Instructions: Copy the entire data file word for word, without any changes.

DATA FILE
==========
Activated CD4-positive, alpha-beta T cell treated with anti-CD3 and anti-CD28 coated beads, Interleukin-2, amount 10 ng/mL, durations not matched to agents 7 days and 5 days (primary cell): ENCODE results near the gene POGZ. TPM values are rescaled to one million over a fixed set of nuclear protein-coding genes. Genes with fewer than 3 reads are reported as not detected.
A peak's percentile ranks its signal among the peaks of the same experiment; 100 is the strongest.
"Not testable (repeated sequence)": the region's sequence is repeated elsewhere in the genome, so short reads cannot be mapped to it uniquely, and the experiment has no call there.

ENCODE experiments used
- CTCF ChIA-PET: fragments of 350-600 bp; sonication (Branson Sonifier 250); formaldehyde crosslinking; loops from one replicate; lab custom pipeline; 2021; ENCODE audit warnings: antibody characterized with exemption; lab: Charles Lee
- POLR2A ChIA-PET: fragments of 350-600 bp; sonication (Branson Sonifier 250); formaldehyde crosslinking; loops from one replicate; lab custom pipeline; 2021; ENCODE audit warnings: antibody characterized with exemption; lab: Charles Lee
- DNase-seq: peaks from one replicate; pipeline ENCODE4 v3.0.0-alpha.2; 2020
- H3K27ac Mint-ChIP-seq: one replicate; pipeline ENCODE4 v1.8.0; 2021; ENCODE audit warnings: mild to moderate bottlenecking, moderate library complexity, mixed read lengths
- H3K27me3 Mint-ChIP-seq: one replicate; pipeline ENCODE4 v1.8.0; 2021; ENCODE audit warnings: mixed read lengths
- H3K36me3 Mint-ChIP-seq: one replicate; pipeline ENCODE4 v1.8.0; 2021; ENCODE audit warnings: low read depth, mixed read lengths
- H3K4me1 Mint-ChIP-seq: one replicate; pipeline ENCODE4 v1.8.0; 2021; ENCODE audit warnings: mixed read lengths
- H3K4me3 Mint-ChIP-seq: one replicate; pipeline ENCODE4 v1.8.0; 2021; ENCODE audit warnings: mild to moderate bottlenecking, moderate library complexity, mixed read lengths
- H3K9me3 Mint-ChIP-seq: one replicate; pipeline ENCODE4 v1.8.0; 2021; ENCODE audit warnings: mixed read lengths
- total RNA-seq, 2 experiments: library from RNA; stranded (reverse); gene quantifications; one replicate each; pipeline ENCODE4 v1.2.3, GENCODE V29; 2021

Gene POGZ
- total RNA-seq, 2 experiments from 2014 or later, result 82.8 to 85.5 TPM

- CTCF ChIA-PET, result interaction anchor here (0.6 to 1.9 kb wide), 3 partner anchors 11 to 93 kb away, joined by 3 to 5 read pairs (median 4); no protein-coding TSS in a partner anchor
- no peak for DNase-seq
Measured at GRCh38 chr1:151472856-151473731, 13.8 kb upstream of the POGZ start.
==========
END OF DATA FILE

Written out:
Activated CD4-positive, alpha-beta T cell treated with anti-CD3 and anti-CD28 coated beads, Interleukin-2, amount 10 ng/mL, durations not matched to agents 7 days and 5 days (primary cell): ENCODE results near the gene POGZ. TPM values are rescaled to one million over a fixed set of nuclear protein-coding genes. Genes with fewer than 3 reads are reported as not detected.
A peak's percentile ranks its signal among the peaks of the same experiment; 100 is the strongest.
"Not testable (repeated sequence)": the region's sequence is repeated elsewhere in the genome, so short reads cannot be mapped to it uniquely, and the experiment has no call there.

ENCODE experiments used
- CTCF ChIA-PET: fragments of 350-600 bp; sonication (Branson Sonifier 250); formaldehyde crosslinking; loops from one replicate; lab custom pipeline; 2021; ENCODE audit warnings: antibody characterized with exemption; lab: Charles Lee
- POLR2A ChIA-PET: fragments of 350-600 bp; sonication (Branson Sonifier 250); formaldehyde crosslinking; loops from one replicate; lab custom pipeline; 2021; ENCODE audit warnings: antibody characterized with exemption; lab: Charles Lee
- DNase-seq: peaks from one replicate; pipeline ENCODE4 v3.0.0-alpha.2; 2020
- H3K27ac Mint-ChIP-seq: one replicate; pipeline ENCODE4 v1.8.0; 2021; ENCODE audit warnings: mild to moderate bottlenecking, moderate library complexity, mixed read lengths
- H3K27me3 Mint-ChIP-seq: one replicate; pipeline ENCODE4 v1.8.0; 2021; ENCODE audit warnings: mixed read lengths
- H3K36me3 Mint-ChIP-seq: one replicate; pipeline ENCODE4 v1.8.0; 2021; ENCODE audit warnings: low read depth, mixed read lengths
- H3K4me1 Mint-ChIP-seq: one replicate; pipeline ENCODE4 v1.8.0; 2021; ENCODE audit warnings: mixed read lengths
- H3K4me3 Mint-ChIP-seq: one replicate; pipeline ENCODE4 v1.8.0; 2021; ENCODE audit warnings: mild to moderate bottlenecking, moderate library complexity, mixed read lengths
- H3K9me3 Mint-ChIP-seq: one replicate; pipeline ENCODE4 v1.8.0; 2021; ENCODE audit warnings: mixed read lengths
- total RNA-seq, 2 experiments: library from RNA; stranded (reverse); gene quantifications; one replicate each; pipeline ENCODE4 v1.2.3, GENCODE V29; 2021

Gene POGZ
- total RNA-seq, 2 experiments from 2014 or later, result 82.8 to 85.5 TPM

- CTCF ChIA-PET, result interaction anchor here (0.6 to 1.9 kb wide), 3 partner anchors 11 to 93 kb away, joined by 3 to 5 read pairs (median 4); no protein-coding TSS in a partner anchor
- no peak for DNase-seq
Measured at GRCh38 chr1:151472856-151473731, 13.8 kb upstream of the POGZ start.